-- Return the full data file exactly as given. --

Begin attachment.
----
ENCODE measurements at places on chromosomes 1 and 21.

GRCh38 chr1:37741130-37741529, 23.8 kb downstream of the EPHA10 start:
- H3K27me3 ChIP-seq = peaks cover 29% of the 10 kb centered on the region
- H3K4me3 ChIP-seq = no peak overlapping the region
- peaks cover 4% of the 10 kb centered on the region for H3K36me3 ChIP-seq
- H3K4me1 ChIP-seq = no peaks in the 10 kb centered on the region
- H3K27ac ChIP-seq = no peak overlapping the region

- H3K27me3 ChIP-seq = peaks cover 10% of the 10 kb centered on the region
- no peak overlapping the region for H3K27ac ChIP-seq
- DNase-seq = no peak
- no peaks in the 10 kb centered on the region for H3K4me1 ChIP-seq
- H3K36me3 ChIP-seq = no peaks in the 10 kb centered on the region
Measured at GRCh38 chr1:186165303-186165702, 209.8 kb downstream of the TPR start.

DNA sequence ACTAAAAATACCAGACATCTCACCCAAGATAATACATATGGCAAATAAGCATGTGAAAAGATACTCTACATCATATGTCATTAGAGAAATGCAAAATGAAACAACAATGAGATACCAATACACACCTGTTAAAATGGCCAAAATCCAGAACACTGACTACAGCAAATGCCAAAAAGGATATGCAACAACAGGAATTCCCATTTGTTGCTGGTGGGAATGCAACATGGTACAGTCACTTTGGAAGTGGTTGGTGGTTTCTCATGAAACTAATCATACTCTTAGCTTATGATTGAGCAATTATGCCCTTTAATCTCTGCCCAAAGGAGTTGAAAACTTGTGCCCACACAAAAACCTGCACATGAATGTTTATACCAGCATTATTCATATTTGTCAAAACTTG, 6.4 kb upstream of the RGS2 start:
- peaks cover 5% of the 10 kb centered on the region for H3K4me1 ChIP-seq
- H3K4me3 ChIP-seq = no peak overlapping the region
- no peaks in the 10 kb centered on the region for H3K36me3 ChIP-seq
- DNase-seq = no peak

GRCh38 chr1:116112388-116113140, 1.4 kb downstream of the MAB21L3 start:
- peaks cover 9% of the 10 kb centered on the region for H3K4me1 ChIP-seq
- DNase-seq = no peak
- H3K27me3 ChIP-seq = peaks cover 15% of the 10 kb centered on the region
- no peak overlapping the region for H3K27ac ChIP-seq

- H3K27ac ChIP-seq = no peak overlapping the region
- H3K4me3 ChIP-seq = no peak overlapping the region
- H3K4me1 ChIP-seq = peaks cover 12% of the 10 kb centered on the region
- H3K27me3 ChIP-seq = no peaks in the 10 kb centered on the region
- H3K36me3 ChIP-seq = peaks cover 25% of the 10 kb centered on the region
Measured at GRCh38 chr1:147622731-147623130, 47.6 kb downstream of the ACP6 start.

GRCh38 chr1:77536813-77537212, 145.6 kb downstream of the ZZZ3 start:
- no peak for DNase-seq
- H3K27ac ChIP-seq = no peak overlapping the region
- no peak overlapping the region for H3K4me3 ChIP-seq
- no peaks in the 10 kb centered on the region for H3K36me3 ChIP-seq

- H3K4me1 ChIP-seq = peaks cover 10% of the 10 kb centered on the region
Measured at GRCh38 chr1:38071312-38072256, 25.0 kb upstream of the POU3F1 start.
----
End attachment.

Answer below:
ENCODE measurements at places on chromosomes 1 and 21.

GRCh38 chr1:37741130-37741529, 23.8 kb downstream of the EPHA10 start:
- H3K27me3 ChIP-seq = peaks cover 29% of the 10 kb centered on the region
- H3K4me3 ChIP-seq = no peak overlapping the region
- peaks cover 4% of the 10 kb centered on the region for H3K36me3 ChIP-seq
- H3K4me1 ChIP-seq = no peaks in the 10 kb centered on the region
- H3K27ac ChIP-seq = no peak overlapping the region

- H3K27me3 ChIP-seq = peaks cover 10% of the 10 kb centered on the region
- no peak overlapping the region for H3K27ac ChIP-seq
- DNase-seq = no peak
- no peaks in the 10 kb centered on the region for H3K4me1 ChIP-seq
- H3K36me3 ChIP-seq = no peaks in the 10 kb centered on the region
Measured at GRCh38 chr1:186165303-186165702, 209.8 kb downstream of the TPR start.

DNA sequence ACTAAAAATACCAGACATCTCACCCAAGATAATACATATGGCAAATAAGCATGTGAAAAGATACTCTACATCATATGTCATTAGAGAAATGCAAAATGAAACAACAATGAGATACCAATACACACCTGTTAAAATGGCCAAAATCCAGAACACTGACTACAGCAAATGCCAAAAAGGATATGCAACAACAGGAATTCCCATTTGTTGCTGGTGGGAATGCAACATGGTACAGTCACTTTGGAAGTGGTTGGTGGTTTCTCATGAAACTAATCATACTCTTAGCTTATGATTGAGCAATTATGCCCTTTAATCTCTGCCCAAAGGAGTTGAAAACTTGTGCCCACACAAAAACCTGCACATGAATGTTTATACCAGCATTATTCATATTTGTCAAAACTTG, 6.4 kb upstream of the RGS2 start:
- peaks cover 5% of the 10 kb centered on the region for H3K4me1 ChIP-seq
- H3K4me3 ChIP-seq = no peak overlapping the region
- no peaks in the 10 kb centered on the region for H3K36me3 ChIP-seq
- DNase-seq = no peak

GRCh38 chr1:116112388-116113140, 1.4 kb downstream of the MAB21L3 start:
- peaks cover 9% of the 10 kb centered on the region for H3K4me1 ChIP-seq
- DNase-seq = no peak
- H3K27me3 ChIP-seq = peaks cover 15% of the 10 kb centered on the region
- no peak overlapping the region for H3K27ac ChIP-seq

- H3K27ac ChIP-seq = no peak overlapping the region
- H3K4me3 ChIP-seq = no peak overlapping the region
- H3K4me1 ChIP-seq = peaks cover 12% of the 10 kb centered on the region
- H3K27me3 ChIP-seq = no peaks in the 10 kb centered on the region
- H3K36me3 ChIP-seq = peaks cover 25% of the 10 kb centered on the region
Measured at GRCh38 chr1:147622731-147623130, 47.6 kb downstream of the ACP6 start.

GRCh38 chr1:77536813-77537212, 145.6 kb downstream of the ZZZ3 start:
- no peak for DNase-seq
- H3K27ac ChIP-seq = no peak overlapping the region
- no peak overlapping the region for H3K4me3 ChIP-seq
- no peaks in the 10 kb centered on the region for H3K36me3 ChIP-seq

- H3K4me1 ChIP-seq = peaks cover 10% of the 10 kb centered on the region
Measured at GRCh38 chr1:38071312-38072256, 25.0 kb upstream of the POU3F1 start.